The biggest achievement of 2021 was working hard to create my FutureLearn Black Tudors course, which over 4,800 people have now signed up to. If you want to learn more about Africans in Tudor and early Stuart England, explore the original documents recording their lives, hear from a range of experts, and join the debate yourself, why not enrol for FREE now? Read all about it in this blog from July. There are some other great FutureLearn Black History courses too- I would recommend the Black Curriculum's Teaching Black British History course and the new Country Houses and the British Empire course designed by my director on the Colonial Countryside Project, Professor Corinne Fowler. FutureLearn is looking to expand its coverage in this area, so do let me/them know what courses you'd like to see/who should write them!
The ‘What’s Happening in Black British History?’ series I co-organise with Michael Ohajuru and Philip Murphy at the Institute of Commonwealth Studies went virtual for WHBBH Books in April 2021. You can read more about the event here, or catch up on the recordings here. We are now reviewing proposals for #WHBBHXIV, which will be the 14th workshop since we began the series back in 2014. As I live in North Wales, I’m excited that the event will be held at Bangor University on Saturday 14th May 2022 – save the date!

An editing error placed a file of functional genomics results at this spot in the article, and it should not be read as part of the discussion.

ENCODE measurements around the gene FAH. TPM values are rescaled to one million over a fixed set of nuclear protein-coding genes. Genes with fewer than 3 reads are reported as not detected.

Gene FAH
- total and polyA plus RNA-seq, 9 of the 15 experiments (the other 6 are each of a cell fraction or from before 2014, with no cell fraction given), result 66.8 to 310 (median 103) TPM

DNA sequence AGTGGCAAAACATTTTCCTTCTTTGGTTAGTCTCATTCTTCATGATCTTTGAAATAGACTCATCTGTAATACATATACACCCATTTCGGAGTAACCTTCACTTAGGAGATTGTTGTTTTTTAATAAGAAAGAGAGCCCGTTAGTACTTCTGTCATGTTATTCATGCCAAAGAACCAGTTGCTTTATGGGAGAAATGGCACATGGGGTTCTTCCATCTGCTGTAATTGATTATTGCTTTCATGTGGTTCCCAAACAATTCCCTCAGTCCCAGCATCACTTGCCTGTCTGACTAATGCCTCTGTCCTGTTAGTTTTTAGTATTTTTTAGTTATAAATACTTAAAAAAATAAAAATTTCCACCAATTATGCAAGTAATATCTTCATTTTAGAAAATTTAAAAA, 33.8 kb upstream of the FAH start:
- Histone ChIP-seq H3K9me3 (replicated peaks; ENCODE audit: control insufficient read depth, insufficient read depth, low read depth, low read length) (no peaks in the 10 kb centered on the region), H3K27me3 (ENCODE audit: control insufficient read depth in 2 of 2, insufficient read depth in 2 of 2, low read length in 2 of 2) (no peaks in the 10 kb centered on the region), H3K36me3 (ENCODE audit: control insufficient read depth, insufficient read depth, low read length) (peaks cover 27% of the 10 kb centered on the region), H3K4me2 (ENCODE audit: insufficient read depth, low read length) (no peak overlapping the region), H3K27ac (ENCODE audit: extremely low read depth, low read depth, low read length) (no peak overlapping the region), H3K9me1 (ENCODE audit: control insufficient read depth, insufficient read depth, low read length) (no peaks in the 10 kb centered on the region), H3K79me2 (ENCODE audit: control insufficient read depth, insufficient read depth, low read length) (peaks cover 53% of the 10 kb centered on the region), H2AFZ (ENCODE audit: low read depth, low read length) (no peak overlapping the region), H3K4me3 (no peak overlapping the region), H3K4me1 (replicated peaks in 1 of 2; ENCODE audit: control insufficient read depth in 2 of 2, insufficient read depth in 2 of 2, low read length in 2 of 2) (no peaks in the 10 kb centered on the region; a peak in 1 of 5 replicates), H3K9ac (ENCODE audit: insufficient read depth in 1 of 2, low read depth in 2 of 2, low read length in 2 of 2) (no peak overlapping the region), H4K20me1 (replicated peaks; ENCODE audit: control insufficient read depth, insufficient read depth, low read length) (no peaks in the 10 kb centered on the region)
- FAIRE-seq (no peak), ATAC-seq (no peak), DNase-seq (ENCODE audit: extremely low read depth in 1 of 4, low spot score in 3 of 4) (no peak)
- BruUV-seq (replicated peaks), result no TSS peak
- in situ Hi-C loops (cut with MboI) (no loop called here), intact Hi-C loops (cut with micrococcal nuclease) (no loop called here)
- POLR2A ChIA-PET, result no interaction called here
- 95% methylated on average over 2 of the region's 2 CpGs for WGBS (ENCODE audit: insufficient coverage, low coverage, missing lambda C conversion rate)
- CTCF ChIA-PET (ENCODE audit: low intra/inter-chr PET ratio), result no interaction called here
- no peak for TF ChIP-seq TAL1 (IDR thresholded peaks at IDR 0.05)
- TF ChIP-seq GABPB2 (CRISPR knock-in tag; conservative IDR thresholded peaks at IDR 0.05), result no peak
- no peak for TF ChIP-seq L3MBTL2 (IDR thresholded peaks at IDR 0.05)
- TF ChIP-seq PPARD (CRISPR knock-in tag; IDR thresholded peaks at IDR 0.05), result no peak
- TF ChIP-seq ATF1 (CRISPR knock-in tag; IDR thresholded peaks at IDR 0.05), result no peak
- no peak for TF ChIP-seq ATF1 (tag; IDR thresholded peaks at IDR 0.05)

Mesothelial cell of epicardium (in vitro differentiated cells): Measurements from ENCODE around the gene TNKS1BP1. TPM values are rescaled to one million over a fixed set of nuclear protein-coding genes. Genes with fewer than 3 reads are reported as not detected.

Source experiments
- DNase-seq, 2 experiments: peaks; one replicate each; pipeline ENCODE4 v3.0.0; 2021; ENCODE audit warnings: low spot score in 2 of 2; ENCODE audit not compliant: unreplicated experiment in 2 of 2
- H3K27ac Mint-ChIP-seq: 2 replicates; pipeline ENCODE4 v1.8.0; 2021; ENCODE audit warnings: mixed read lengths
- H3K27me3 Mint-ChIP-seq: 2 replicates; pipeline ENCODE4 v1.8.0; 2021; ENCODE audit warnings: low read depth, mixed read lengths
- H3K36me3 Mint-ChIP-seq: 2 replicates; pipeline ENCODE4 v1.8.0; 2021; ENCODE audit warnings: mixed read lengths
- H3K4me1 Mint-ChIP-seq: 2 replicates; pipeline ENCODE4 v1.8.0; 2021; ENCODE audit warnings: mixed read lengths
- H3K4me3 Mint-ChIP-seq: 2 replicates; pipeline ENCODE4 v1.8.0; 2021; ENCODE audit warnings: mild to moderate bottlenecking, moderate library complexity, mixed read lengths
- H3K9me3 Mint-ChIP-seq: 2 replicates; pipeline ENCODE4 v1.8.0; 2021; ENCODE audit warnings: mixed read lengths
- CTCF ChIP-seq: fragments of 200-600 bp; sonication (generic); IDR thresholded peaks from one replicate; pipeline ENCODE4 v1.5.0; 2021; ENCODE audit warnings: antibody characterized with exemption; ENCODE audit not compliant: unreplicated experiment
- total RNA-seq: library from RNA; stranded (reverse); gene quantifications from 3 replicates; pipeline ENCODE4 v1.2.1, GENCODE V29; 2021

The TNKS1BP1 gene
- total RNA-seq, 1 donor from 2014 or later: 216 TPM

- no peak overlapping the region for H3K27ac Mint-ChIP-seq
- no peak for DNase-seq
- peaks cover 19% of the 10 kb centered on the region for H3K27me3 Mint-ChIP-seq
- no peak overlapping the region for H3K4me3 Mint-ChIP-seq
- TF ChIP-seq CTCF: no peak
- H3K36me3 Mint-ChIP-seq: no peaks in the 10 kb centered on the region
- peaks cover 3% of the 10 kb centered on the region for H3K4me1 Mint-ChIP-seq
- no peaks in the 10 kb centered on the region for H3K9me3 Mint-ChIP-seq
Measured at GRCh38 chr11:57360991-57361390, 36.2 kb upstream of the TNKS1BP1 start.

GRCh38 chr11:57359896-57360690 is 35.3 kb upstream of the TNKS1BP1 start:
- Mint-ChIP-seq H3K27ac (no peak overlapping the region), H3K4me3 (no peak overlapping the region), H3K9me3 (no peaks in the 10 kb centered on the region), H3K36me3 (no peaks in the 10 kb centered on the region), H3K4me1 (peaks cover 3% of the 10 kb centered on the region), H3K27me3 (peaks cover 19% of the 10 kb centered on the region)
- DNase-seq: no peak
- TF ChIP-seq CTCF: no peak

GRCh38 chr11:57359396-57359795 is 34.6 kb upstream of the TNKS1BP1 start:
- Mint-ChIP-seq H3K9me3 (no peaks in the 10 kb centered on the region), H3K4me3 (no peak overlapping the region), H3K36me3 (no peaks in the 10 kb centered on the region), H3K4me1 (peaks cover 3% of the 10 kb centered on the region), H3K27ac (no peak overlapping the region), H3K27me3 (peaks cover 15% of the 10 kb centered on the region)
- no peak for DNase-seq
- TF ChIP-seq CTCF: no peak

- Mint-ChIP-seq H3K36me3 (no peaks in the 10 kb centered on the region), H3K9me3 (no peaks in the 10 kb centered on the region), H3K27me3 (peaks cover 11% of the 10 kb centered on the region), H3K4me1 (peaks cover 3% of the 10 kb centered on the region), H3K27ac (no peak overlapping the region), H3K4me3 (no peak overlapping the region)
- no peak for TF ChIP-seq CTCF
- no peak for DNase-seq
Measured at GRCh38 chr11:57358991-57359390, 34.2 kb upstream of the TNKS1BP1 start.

I've continued to work on my Teaching Black Tudors project to get the history of Africans in Early Modern England into the classroom. In October OUP published a new 'How Can We Find Out about the lives of Black Tudors?' enquiry, which you can download via Kerboodle. I gave a History Masterclass on Africans in Tudor and Stuart Westminster for Westminster Abbey, sadly this was virtual, but the silver lining is that you can watch the lecture and the Q&A online. It was exciting to see BBC Bitesize add a learner guide to Africans and their lives in Tudor England in November. In 2022, Hodder will be publishing a more comprehensive set of Black Tudors teaching resources, so watch this space!
My interest in getting Black British History into the classroom more generally, which I blogged about at length, with a list of practical suggestions, back in late 2020, led to several invitations in 2021. Highlights, which were recorded, so you can still watch online, were discussing "Should we decolonise education?" with Professor Kehinde Andrews for the CogX festival in June, and joining a panel organised by OUP on "Diversifying Your History Curriculum" with Janice Mansel-Chan, Emily Folorunsho and Aaron Wilkes in November.
I was delighted to be one of the judges for the 100 Great Black Britons Schools Competition, and am looking forward to assessing the entries for the Gallery of Living History Schools Competition this week. The winner will be announced at the end of January, and their design for ‘an artwork/statue that celebrates and commemorates an unsung person or people, living or dead, whose heroic story has never been properly told’ will be unveiled as part of the Coventry City of Culture celebrations in May.